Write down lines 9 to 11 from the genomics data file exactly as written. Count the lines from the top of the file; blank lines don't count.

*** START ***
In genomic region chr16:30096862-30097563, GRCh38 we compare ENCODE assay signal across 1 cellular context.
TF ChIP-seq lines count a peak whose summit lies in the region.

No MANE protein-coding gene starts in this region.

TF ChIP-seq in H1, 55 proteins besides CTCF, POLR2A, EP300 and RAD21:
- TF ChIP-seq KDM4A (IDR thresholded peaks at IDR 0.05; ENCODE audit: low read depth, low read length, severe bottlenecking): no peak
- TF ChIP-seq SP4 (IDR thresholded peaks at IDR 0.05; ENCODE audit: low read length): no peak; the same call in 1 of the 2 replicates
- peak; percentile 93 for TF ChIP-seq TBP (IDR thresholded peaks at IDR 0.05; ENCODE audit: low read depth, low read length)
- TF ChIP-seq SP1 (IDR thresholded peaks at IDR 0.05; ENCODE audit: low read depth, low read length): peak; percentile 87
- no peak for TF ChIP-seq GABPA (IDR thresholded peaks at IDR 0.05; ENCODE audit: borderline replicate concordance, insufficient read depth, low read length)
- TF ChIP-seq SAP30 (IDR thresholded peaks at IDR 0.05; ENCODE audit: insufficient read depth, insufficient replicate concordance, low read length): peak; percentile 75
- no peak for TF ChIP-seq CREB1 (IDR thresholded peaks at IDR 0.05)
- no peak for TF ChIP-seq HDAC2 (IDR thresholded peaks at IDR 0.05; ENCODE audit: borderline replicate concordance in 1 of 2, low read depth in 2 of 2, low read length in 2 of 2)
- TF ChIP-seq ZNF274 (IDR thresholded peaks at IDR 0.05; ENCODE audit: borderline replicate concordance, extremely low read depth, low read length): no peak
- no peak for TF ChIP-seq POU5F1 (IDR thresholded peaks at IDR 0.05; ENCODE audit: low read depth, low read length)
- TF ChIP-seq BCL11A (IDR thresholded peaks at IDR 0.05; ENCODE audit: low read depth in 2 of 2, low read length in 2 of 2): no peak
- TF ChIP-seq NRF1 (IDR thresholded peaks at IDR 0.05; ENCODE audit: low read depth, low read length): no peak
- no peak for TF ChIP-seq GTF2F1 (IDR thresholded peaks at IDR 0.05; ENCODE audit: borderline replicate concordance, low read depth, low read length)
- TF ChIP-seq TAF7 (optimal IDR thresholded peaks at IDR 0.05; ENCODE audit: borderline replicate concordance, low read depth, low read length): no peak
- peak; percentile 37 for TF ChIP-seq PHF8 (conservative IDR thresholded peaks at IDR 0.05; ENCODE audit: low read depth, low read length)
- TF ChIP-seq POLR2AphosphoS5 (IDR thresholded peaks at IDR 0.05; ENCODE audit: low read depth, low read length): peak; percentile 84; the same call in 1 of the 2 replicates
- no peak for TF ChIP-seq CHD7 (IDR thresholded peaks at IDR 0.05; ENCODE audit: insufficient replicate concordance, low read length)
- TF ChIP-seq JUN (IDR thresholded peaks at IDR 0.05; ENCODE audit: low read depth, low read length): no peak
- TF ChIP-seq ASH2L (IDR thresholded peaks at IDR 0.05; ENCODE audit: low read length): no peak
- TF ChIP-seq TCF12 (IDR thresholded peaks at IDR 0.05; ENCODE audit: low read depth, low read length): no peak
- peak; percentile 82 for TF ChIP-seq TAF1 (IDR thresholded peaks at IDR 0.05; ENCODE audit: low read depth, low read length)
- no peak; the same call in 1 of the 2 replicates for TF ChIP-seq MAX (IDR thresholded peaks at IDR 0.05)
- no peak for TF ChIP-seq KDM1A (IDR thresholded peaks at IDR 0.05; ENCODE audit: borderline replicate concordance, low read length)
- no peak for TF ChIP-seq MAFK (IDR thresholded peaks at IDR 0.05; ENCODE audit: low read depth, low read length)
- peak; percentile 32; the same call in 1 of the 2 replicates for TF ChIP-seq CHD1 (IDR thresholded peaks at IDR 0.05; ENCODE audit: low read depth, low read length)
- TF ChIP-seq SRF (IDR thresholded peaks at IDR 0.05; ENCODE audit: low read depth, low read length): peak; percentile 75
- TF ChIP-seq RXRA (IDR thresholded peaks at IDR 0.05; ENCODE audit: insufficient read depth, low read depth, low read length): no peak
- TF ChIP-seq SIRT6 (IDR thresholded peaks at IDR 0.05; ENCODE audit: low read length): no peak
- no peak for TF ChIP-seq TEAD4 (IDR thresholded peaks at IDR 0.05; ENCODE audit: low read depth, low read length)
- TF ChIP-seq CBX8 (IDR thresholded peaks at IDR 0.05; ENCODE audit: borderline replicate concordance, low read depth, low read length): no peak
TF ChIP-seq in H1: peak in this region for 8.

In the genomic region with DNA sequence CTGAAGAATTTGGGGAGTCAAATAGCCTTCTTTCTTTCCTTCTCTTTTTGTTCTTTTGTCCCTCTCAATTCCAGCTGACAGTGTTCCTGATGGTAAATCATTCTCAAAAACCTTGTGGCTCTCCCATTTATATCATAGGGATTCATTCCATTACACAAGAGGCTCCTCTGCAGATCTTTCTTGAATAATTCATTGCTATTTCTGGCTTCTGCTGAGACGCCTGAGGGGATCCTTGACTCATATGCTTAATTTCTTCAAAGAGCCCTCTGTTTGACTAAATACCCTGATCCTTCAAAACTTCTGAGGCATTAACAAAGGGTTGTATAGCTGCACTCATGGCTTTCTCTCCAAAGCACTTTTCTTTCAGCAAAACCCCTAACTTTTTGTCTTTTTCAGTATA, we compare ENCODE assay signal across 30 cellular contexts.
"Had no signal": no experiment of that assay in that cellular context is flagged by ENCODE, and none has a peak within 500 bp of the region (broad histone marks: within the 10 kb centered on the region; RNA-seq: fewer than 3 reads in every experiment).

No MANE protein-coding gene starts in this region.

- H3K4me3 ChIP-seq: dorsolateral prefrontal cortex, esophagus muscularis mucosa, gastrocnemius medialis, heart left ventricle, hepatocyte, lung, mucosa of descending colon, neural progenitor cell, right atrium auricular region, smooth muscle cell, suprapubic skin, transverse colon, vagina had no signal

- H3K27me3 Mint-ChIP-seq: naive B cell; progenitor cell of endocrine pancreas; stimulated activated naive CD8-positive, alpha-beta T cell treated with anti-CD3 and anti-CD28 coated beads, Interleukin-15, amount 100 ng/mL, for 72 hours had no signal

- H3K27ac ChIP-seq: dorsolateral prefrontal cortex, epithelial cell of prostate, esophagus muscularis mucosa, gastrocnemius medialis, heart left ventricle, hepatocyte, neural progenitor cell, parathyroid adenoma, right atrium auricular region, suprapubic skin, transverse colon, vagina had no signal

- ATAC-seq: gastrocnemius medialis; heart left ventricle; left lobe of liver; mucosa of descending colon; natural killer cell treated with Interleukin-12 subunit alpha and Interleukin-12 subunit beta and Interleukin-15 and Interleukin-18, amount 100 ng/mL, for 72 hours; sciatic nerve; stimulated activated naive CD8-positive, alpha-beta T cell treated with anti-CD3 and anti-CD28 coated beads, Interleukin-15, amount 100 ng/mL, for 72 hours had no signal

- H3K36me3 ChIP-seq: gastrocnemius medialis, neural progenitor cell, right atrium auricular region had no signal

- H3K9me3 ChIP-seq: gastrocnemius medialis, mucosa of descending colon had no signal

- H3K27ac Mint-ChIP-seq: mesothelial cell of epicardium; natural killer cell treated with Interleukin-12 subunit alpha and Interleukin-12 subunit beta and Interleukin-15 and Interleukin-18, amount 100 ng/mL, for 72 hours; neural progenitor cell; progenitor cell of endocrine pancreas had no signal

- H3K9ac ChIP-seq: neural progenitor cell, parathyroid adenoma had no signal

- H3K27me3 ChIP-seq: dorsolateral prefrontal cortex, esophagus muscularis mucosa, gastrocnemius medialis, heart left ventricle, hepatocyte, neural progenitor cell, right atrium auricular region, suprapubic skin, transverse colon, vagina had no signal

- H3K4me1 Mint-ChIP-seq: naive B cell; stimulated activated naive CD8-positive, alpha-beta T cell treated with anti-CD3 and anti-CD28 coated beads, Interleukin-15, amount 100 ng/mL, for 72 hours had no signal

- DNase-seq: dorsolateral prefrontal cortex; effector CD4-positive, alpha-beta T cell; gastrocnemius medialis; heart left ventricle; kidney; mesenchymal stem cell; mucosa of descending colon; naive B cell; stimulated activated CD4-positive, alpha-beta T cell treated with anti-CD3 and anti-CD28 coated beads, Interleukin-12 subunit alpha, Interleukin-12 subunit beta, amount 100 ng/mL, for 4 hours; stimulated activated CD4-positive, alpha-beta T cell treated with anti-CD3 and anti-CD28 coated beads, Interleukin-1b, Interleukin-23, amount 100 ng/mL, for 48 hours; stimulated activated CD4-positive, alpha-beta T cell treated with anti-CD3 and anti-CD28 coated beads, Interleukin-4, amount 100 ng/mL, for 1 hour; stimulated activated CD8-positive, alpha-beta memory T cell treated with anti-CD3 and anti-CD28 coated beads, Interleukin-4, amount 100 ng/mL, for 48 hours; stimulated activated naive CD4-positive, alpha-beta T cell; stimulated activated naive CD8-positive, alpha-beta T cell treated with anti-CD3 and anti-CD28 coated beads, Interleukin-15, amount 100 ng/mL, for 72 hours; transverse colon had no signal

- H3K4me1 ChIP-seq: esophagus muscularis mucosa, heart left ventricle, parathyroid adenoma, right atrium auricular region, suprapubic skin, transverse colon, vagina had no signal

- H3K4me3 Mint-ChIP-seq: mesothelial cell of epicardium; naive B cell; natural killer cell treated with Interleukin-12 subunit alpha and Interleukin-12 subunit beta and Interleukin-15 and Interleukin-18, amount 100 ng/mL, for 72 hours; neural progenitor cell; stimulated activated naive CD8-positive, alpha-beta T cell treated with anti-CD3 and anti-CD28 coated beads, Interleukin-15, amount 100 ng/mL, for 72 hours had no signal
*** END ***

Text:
- no peak for TF ChIP-seq GABPA (IDR thresholded peaks at IDR 0.05; ENCODE audit: borderline replicate concordance, insufficient read depth, low read length)
- TF ChIP-seq SAP30 (IDR thresholded peaks at IDR 0.05; ENCODE audit: insufficient read depth, insufficient replicate concordance, low read length): peak; percentile 75
- no peak for TF ChIP-seq CREB1 (IDR thresholded peaks at IDR 0.05)